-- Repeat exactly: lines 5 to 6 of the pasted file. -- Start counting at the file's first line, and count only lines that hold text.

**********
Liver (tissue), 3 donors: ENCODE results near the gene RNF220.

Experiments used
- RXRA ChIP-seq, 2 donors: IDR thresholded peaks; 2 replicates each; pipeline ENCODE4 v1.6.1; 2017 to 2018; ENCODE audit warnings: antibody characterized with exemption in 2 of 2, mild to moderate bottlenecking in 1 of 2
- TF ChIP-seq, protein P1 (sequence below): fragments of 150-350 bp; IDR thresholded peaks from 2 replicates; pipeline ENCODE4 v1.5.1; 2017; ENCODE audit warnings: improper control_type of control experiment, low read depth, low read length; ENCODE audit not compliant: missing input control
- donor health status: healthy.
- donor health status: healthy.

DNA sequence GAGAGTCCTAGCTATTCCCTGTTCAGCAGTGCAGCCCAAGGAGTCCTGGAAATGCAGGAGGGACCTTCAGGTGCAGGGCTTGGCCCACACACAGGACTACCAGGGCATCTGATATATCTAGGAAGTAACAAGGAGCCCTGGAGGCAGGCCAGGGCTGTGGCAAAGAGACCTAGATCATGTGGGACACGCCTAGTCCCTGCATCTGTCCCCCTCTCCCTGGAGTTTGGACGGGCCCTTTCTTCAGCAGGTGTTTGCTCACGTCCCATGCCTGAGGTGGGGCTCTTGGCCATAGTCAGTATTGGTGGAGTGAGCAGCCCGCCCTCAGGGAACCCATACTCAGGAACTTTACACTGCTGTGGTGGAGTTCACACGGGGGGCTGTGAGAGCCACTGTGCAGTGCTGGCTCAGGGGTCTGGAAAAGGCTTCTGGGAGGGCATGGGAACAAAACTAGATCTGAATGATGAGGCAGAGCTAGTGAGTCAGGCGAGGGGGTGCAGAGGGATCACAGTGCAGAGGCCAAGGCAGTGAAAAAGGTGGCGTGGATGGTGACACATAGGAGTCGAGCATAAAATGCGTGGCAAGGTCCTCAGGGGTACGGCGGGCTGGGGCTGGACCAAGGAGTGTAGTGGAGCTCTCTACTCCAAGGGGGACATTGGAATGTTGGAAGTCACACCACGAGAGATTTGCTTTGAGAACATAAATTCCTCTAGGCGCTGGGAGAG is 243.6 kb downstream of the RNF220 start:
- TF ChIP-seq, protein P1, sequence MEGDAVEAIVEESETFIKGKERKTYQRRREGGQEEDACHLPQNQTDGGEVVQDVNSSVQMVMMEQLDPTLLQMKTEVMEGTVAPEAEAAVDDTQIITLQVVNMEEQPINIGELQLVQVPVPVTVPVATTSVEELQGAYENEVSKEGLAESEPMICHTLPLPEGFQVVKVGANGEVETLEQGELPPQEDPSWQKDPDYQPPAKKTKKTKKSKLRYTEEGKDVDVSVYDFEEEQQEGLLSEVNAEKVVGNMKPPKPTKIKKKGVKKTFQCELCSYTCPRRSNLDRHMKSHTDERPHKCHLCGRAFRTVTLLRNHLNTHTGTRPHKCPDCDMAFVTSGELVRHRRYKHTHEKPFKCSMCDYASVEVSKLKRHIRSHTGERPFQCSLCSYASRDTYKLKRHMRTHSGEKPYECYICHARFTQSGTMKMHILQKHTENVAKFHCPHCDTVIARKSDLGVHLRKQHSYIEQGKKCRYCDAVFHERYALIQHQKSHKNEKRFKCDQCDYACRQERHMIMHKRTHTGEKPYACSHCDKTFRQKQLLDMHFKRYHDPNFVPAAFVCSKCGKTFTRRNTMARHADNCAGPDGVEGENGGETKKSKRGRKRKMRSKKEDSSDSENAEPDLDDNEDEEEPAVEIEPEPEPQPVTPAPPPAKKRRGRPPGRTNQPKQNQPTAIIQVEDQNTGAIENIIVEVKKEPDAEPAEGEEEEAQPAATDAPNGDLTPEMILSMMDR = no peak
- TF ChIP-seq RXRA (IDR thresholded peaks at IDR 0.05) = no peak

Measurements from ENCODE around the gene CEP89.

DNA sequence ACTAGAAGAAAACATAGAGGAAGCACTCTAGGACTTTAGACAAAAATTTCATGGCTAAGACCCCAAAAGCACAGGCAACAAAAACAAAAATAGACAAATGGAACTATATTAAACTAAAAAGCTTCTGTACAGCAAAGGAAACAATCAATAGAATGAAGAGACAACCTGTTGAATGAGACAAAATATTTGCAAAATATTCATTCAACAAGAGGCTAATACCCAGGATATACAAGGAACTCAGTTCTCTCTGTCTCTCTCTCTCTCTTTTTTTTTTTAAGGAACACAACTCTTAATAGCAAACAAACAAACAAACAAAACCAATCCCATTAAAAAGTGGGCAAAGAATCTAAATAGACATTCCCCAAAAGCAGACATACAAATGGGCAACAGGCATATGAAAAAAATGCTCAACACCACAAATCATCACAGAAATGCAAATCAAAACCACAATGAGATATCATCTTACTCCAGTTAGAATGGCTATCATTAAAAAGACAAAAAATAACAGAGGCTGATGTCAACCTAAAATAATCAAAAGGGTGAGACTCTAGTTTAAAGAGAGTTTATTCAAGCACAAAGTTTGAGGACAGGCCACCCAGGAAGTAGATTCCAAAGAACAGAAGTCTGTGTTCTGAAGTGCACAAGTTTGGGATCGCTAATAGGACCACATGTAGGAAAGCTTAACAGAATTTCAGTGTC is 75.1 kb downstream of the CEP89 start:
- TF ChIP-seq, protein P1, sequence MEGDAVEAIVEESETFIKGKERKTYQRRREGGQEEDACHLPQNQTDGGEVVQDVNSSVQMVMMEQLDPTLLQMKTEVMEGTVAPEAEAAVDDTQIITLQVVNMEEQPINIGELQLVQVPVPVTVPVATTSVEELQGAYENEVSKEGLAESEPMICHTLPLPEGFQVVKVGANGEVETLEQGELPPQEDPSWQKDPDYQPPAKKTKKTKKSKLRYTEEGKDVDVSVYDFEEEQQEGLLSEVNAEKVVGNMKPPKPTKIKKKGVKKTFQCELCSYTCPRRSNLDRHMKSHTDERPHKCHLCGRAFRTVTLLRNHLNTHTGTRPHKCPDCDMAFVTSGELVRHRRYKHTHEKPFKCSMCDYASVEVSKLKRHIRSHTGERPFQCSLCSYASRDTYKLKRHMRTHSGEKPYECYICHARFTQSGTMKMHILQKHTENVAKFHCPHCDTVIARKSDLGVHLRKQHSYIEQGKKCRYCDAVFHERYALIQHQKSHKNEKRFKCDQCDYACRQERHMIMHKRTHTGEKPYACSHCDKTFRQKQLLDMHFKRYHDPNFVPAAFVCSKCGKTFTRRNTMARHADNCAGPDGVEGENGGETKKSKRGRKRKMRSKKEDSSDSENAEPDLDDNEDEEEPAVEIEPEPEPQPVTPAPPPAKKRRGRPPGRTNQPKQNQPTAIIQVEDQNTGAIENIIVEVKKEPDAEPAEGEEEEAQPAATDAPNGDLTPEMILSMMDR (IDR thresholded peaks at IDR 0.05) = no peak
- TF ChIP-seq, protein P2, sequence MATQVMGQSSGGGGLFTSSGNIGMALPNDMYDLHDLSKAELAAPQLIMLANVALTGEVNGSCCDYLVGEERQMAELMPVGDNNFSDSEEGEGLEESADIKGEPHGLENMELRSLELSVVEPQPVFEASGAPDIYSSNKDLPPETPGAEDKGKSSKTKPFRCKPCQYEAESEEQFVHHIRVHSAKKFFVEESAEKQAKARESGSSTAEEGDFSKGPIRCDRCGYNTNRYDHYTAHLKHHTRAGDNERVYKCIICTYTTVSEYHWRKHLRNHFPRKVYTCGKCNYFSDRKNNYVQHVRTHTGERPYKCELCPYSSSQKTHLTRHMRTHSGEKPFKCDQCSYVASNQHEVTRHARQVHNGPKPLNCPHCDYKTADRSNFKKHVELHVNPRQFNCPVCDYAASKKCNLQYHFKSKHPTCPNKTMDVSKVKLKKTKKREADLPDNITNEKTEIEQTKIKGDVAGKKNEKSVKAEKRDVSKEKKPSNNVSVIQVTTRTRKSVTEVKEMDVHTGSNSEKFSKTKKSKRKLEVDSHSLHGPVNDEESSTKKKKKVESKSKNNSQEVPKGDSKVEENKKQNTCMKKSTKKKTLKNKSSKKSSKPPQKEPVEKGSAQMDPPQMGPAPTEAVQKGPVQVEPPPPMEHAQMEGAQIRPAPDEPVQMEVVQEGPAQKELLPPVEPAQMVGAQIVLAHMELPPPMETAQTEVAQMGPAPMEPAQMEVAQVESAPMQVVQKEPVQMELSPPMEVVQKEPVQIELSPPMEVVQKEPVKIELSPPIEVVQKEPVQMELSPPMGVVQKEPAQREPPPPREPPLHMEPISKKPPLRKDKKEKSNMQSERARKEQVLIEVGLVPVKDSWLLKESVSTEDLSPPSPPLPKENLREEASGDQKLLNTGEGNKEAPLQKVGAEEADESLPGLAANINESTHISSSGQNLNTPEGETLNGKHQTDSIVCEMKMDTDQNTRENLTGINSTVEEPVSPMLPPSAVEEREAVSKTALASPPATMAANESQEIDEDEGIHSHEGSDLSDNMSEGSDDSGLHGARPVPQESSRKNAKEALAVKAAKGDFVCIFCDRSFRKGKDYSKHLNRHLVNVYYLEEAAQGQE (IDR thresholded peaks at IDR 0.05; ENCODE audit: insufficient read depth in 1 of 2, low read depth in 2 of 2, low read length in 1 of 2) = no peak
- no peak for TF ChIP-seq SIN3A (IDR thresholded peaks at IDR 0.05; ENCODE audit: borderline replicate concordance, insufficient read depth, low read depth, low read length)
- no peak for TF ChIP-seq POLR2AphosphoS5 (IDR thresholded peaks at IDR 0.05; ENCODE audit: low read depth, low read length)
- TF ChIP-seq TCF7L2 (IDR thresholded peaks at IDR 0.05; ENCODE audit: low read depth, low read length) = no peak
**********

- donor health status: healthy.
- donor health status: healthy.